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‪Abeba Birhane        

Ethiopian Cognitive Scientist; Artificial Intelligence & Machine Learning Expert

Abeba Birhane is an Ethiopian-born cognitive scientist who works at the intersection of complex adaptive systems, machine learning, algorithmic bias, and critical race studies. Birhane's groundbreaking work with Vinay Prabhu uncovered that large-scale image datasets commonly used to develop AI systems, including ImageNet and 80 Million Tiny Images, carried racist and misogynistic labels and offensive images. She has been recognized by VentureBeat as a top innovator in computer vision.

Birhane has extensively studied the impacts of emerging AI technologies and how they shape individuals and local communities. She found that AI algorithms tend to disproportionately impact vulnerable groups such as older workers, trans people, immigrants, and children. Her research on relational ethics won the best paper award at NeurIPS’s Black in AI workshop in 2019. She has also studied and written at length about algorithmic colonization. Her work in decolonizing computational sciences addressed the inherited oppressions in current systems especially towards women of color.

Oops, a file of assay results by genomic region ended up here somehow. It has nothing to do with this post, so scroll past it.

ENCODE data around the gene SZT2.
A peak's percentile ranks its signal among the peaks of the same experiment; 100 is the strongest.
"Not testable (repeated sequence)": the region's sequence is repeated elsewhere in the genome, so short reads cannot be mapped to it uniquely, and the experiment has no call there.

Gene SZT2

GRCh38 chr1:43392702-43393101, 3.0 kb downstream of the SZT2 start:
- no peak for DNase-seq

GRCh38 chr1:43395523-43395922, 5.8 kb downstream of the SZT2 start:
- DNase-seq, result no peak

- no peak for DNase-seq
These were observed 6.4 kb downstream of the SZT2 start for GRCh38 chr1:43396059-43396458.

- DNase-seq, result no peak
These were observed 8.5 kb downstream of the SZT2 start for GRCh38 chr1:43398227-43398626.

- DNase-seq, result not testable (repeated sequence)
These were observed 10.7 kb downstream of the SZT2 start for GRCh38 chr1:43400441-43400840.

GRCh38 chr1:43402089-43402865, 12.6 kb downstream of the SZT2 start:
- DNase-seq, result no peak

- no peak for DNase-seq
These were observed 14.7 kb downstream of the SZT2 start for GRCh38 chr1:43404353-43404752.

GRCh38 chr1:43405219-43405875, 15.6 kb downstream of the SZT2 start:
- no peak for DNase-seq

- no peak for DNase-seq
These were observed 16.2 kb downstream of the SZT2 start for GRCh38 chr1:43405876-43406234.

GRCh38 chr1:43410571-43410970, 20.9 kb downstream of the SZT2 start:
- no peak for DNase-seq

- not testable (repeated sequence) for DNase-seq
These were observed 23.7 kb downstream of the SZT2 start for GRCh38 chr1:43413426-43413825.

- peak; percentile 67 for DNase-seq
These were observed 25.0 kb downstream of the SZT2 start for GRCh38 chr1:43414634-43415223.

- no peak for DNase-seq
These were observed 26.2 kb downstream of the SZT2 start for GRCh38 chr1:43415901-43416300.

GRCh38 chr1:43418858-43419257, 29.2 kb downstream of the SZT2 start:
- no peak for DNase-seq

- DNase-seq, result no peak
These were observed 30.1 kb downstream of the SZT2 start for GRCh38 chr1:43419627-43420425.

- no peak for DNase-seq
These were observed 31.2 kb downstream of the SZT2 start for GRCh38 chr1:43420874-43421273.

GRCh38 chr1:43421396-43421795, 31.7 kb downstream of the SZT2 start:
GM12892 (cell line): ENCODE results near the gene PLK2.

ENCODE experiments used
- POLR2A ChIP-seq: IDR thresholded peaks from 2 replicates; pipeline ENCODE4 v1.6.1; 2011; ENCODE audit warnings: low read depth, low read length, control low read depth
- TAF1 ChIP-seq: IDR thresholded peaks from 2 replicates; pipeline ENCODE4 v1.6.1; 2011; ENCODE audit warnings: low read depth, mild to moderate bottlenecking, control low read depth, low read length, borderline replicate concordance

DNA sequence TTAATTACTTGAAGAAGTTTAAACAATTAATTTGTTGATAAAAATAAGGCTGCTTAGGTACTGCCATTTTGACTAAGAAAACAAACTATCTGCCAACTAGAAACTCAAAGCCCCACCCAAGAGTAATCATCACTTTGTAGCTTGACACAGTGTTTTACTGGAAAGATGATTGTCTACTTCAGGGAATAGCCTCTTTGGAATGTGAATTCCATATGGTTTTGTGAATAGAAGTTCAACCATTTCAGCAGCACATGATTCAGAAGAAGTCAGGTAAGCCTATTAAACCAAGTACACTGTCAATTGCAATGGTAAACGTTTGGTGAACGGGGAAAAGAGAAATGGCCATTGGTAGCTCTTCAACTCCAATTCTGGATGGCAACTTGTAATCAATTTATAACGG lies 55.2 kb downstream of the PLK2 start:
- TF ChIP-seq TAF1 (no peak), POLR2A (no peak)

In 2020, Birhane and Vinay Prabhu, principal machine learning scientist at UnifyID, published a groundbreaking paper examining the problematic data collection, labelling, classification, and consequences of large image datasets. These datasets, including ImageNet and MIT's 80 Million Tiny Images, have been cited well over thousands of times to develop AI algorithms and systems. Birhane and Prabhu found that they contained many racist and misogynistic labels and slurs as well as offensive images. This resulted in MIT voluntarily and formally taking down the 80 Million Tiny Images dataset.

More recently, Birhane has worked with Rediet Abebe, George Obaido, and Sekou Remy on researching the barriers to data sharing in Africa. They found that power imbalances are significant in the data sharing process, even when the data comes from Africa. Their research was published at the ACM Conference on Fairness, Accountability, and Transparency.

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